Is the Pitts a handful? Those who have fallen in love with it emphatically say, “No!” Pitts guru Budd Davisson, for one, says he can teach anyone to land a Pitts. “The Pitts Special’s reputation for being a handful on the ground is grossly exaggerated,” he adds. Davisson offers a transition course for aspiring Pitts pilots, estimating around 8-10 hours stick time for someone with a tailwheel endorsement, but admits the time required can “vary all over the block and is impossible to predict”.
With fixed conventional landing gear and few avionics or instruments, a typical Pitts Special is about as simple as airplanes get. The airframes are fabric-covered steel tubing, with a plywood torque box joining the wing spars.
In addition to the standard aerobatic airplane pre-purchase checklist, look for slop in the control system. It often just requires an adjustment but bearings can be worn out. Any Pitts flown regularly for aerobatics should be inspected frequently. Make sure the inspection holes have been cut in the underside of the wings, indicating someone is looking at the structure.
Once the wings are bolted together, the upper and lower wings form a rigid unit, so an impact to the lower wing may result in damage to the upper. It’s essential to inspect each wing. Look to see if the spinner and nose bowl line up. If not, the bushings on the engine mounts are worn and are allowing the engine to sag. While this is initially cosmetic, it can result in the alternator being pushed into the nose bowl and the exhaust hitting the front of the firewall as well as crushing the air box.
According to Budd Davisson, “There’s an easy way to tell if a Pitts has been subjected to extremely hard aerobatics outside of its design envelope. The most highly stressed part of the airplane is the anti-drag wire inside the top wing in the first bay outboard of the center section. The back ends of those wires go through the rear spar and come out inside the fabric area either side of the handhold behind the rear spar. If the airplane has been flown too hard, chances are there will be damage where the wire’s nut sits on top of the block that’s glued to the rear face of the rear spar (just inboard of the root rib).”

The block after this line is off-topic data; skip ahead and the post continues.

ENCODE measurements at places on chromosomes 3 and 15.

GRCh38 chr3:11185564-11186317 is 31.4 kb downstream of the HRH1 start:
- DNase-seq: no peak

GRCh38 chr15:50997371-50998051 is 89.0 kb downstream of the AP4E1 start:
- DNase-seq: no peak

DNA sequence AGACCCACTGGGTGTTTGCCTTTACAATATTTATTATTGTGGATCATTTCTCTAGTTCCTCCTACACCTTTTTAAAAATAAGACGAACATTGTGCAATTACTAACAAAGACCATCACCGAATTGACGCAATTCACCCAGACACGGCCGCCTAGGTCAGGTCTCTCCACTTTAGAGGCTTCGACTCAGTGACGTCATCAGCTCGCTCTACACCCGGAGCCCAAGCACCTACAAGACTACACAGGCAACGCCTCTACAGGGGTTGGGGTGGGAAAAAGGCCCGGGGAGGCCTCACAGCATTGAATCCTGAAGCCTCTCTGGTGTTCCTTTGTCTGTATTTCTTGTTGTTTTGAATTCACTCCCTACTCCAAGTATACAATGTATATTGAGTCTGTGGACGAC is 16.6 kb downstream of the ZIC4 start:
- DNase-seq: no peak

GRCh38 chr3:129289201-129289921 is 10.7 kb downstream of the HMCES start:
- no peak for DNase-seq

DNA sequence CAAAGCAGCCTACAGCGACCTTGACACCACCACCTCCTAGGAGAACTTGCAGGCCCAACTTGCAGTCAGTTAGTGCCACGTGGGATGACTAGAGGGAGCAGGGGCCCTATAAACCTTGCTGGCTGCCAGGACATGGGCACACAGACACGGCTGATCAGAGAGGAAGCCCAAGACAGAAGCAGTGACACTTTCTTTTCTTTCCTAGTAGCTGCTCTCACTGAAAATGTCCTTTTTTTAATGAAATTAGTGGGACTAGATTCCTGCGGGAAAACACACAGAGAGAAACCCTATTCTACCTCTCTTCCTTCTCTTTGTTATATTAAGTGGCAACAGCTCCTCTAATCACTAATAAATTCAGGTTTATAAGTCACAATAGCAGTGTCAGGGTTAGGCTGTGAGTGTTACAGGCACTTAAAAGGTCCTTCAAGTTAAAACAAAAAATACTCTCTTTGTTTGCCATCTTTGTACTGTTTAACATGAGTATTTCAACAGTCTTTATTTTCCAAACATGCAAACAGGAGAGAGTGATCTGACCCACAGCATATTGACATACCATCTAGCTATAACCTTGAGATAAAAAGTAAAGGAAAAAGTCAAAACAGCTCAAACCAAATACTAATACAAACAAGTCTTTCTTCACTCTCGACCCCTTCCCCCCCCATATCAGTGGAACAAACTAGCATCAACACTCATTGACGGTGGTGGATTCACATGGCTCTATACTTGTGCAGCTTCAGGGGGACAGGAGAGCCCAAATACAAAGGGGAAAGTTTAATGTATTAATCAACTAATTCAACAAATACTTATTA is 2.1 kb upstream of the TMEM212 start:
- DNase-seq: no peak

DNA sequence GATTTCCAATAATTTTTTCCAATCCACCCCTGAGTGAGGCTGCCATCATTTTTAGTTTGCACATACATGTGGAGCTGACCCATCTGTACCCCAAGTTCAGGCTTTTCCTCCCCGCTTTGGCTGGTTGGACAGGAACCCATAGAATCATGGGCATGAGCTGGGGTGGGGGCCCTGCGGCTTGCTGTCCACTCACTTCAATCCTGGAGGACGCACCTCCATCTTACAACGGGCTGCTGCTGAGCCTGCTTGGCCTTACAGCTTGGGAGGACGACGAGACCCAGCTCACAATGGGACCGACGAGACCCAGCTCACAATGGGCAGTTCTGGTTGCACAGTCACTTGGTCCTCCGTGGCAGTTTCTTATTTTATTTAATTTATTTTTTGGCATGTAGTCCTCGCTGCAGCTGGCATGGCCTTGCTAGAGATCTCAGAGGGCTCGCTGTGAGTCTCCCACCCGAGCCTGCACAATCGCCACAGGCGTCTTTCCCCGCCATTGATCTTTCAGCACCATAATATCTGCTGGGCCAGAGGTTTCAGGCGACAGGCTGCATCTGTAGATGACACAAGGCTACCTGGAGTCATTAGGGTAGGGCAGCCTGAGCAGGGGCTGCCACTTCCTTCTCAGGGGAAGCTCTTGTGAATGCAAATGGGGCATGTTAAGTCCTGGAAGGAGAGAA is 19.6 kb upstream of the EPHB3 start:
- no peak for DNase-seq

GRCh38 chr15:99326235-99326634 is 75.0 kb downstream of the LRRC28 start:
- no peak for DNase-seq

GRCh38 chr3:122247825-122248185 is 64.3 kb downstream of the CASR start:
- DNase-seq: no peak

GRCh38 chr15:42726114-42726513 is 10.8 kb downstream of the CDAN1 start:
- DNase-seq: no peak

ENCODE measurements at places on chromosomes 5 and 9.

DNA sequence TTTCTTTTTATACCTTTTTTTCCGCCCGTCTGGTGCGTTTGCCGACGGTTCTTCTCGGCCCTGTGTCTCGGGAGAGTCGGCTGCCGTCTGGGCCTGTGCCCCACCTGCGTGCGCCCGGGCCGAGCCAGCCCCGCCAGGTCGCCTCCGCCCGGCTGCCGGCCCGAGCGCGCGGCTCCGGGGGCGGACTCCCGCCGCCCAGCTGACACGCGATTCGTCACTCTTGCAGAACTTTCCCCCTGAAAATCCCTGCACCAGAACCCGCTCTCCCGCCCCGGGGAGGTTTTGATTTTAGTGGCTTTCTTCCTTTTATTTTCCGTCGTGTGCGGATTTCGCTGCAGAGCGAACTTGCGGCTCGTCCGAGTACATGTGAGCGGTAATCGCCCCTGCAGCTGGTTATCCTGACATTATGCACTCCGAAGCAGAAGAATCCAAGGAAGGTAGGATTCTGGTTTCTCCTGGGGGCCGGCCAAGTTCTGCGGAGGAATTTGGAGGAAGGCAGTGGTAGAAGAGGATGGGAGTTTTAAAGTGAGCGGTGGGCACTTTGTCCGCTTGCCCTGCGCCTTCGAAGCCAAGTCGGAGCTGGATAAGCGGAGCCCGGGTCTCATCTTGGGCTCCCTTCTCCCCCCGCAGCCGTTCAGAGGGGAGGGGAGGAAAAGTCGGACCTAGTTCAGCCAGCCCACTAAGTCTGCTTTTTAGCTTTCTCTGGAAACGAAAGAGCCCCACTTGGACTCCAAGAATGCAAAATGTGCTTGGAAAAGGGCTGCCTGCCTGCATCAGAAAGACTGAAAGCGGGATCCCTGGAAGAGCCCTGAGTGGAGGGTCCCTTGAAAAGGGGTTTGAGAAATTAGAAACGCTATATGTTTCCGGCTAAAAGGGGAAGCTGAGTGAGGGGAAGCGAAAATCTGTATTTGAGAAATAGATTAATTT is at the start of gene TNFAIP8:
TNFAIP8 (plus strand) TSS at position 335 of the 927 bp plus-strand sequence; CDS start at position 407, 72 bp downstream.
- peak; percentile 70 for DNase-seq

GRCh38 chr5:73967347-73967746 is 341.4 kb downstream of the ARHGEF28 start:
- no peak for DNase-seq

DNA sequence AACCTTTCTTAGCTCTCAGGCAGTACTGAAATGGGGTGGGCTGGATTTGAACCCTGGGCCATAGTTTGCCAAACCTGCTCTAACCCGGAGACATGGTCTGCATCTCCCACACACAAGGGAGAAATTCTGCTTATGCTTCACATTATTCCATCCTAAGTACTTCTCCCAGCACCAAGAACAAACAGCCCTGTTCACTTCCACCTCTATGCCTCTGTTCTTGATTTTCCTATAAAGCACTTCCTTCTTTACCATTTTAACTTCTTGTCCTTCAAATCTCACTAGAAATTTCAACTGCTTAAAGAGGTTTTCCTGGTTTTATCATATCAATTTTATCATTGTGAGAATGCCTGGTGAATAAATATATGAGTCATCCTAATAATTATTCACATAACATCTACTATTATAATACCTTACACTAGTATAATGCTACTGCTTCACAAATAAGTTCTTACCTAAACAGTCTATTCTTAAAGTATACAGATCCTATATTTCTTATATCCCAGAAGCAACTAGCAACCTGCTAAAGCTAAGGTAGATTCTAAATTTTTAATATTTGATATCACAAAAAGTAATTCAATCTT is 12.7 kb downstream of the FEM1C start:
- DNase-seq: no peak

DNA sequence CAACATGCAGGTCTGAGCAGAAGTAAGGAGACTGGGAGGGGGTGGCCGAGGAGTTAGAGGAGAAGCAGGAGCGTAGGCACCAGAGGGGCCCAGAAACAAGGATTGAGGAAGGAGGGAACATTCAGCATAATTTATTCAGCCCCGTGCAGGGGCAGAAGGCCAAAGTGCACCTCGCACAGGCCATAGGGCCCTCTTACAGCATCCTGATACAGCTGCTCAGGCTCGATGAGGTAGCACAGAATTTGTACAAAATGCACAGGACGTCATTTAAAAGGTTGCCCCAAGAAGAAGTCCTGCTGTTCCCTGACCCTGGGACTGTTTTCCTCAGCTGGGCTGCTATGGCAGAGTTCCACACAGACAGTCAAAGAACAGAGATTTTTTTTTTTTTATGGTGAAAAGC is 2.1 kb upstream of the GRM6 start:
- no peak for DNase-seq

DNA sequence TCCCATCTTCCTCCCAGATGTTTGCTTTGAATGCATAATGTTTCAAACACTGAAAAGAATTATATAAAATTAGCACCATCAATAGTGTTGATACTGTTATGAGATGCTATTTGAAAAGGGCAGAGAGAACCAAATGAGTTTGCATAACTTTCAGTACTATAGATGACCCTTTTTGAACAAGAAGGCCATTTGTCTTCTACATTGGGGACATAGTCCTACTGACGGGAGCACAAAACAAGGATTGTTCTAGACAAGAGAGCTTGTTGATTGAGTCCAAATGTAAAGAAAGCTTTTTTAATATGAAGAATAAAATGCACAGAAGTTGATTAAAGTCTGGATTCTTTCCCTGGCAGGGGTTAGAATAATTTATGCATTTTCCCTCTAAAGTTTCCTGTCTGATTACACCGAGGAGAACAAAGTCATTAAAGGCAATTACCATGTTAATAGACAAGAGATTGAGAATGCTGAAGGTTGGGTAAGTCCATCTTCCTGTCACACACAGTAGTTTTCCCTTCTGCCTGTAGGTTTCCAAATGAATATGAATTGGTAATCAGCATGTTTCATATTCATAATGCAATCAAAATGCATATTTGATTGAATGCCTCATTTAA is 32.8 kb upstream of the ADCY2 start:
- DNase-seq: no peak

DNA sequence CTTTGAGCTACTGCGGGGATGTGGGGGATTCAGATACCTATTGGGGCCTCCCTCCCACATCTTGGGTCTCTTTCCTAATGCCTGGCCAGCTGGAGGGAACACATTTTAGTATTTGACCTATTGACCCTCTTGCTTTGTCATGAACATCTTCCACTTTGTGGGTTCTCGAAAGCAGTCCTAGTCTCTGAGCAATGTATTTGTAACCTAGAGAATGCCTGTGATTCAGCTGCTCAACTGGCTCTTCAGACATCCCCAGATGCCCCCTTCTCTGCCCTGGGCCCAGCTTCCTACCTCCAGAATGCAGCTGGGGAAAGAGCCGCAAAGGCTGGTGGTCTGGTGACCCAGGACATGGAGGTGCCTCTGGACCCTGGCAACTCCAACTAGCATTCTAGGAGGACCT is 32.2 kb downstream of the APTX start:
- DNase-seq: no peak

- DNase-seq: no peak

The engine and prop might demand some extra inspection time, especially if your mechanic isn’t familiar with an aerobatic engine installation. Many Pitts may come with a smoke generator, another oddity for the average mechanic.
Of course, the covering on any fabric airplane should be considered suspect, especially if the example hasn’t been hangared. Any ownership budget should set aside some dollars to recover the airplane at the appropriate time.
Finally, and while we’re not aware of any systemic corrosion issues with the steel tubing in a Pitts, the prudent purchaser is always on the lookout for related issues.
The Aircraft Bluebook Digest doesn’t track the Pitts Special, so we searched the old standby, Trade-A-Plane, as well as some aircraft sales websites. We were surprised at how few Pitts were on the market. We did see an S-2B with a total time of 655 hours and five hours since major overhaul for an asking price of $89,900. A major overhaul at only 655 hours total time didn’t give us any warm fuzzies—we couldn’t help but wonder if there is an associated damage history of at least a prop strike.
We saw a 2005 S-2C with 511 hours total time, smoke system and a Garmin 250XL advertised for $198,500. Various versions of the S-1 had asking prices from $18,500 to $31,500.
As a pure sport airplane, Pitts modifications are usually designed to improve some aspect of the type’s handling or maintenance. Items like clear, Lexan floor panels, smoke generators, Haigh locking tailwheels (admired by new Pitts pilots, less so by old sticks) and spring steel gear (to replace the older bungee-cord design) are popular mods. Other add-ons or replacements, depending on the aircraft’s age, include inverted fuel and oil, electrical systems, Ceconite fabric coverings, seat-bottom parachutes and new, five-point harnesses.
We’re not aware of a type club devoted to the Pitts Special, unless you count the various national and international organizations devoted to aerobatics. While not type clubs per se, they are populated with pilots who have flown—and may still fly—the Pitts and have a thing or two to share. We do recommend joining the International Aerobatic Club for information and support on Pitts—its members were extremely helpful in providing information for this article. The local Experimental Aircraft Association chapter may be another great resource, especially for a kit- or plans-built example.